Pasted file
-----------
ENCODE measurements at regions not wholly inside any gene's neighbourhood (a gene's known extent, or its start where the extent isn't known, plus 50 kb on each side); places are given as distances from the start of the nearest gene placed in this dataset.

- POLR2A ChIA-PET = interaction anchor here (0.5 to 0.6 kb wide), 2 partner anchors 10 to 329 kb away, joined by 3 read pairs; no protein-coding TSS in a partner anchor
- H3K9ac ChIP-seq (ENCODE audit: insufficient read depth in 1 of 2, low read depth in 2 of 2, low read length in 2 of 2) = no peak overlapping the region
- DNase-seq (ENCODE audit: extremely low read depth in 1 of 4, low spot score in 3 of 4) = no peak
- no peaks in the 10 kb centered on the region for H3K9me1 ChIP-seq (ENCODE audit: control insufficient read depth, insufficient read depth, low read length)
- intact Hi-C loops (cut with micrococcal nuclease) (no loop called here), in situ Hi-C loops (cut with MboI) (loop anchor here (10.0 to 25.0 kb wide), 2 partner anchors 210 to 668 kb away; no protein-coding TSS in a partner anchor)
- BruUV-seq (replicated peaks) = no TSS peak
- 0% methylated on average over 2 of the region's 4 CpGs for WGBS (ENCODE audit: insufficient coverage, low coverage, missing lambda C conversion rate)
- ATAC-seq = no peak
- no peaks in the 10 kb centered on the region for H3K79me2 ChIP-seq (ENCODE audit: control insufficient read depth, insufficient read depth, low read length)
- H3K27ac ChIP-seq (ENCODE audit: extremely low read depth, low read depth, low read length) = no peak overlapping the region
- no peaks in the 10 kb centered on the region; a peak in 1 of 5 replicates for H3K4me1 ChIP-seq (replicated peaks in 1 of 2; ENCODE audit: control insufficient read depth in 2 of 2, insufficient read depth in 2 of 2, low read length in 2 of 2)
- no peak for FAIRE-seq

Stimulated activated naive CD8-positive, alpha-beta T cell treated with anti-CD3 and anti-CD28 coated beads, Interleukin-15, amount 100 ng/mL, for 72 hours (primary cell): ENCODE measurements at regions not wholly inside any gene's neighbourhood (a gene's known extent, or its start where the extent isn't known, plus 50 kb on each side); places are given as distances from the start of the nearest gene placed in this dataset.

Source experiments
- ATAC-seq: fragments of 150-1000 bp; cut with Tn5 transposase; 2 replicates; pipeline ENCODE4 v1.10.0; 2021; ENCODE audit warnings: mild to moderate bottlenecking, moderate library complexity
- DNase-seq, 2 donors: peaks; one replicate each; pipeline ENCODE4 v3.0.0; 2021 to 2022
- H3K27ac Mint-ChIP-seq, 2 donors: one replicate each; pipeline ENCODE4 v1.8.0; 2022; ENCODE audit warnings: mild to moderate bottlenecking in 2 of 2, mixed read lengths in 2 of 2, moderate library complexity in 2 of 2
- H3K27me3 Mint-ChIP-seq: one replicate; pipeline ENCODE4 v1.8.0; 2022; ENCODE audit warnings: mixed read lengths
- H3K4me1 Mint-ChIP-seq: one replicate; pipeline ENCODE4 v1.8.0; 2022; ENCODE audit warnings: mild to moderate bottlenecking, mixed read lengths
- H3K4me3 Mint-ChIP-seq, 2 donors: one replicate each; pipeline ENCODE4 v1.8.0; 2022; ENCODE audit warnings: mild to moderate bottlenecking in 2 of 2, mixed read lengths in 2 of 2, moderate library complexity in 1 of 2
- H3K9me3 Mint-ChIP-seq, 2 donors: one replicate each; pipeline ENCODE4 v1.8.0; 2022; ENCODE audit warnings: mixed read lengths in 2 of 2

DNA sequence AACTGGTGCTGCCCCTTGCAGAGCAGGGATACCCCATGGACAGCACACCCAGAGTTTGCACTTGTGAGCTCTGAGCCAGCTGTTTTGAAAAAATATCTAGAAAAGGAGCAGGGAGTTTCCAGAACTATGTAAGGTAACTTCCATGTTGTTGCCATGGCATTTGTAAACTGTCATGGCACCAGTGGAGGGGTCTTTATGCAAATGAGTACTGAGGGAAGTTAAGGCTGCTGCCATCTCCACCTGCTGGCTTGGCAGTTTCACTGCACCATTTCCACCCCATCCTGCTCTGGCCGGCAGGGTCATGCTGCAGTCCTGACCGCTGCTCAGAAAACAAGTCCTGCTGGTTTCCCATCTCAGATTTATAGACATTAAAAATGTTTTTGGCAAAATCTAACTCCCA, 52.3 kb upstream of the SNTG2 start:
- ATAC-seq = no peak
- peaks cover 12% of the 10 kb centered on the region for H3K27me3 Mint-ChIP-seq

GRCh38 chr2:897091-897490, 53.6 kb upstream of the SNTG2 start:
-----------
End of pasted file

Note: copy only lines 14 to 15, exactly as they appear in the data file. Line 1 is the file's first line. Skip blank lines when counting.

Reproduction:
Stimulated activated naive CD8-positive, alpha-beta T cell treated with anti-CD3 and anti-CD28 coated beads, Interleukin-15, amount 100 ng/mL, for 72 hours (primary cell): ENCODE measurements at regions not wholly inside any gene's neighbourhood (a gene's known extent, or its start where the extent isn't known, plus 50 kb on each side); places are given as distances from the start of the nearest gene placed in this dataset.

Source experiments